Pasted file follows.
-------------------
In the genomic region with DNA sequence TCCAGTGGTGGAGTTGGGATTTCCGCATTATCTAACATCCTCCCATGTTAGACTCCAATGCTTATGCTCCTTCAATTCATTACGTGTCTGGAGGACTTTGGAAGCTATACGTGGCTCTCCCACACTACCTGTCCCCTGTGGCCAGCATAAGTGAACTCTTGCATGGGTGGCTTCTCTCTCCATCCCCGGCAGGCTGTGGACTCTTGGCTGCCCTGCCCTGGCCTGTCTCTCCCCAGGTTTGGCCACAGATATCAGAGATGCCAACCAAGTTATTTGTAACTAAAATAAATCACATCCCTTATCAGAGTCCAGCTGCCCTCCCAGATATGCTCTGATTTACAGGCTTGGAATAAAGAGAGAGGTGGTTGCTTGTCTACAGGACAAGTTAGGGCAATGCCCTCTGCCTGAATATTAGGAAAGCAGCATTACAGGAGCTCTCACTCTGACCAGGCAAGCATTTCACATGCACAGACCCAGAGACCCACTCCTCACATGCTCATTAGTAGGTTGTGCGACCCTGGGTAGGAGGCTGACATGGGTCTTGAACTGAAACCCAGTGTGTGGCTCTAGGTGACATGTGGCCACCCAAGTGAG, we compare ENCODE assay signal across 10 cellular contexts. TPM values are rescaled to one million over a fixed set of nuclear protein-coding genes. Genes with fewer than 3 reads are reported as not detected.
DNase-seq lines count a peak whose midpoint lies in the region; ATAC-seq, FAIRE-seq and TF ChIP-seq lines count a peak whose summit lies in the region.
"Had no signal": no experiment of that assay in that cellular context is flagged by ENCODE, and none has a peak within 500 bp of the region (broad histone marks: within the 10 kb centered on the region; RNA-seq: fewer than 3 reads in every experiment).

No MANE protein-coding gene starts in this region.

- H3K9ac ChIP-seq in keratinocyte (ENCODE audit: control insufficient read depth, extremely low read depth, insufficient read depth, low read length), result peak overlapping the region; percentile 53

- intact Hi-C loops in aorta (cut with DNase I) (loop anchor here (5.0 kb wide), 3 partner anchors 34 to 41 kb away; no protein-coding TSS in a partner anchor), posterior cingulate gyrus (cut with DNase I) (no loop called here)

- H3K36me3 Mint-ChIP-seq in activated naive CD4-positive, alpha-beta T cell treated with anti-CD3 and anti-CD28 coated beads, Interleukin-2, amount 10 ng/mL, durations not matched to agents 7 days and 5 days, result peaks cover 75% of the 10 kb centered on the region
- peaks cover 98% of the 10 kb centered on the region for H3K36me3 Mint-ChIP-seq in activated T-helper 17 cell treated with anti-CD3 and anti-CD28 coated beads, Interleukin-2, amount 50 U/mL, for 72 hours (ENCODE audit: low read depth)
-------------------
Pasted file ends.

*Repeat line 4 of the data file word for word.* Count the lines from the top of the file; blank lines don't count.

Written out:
No MANE protein-coding gene starts in this region.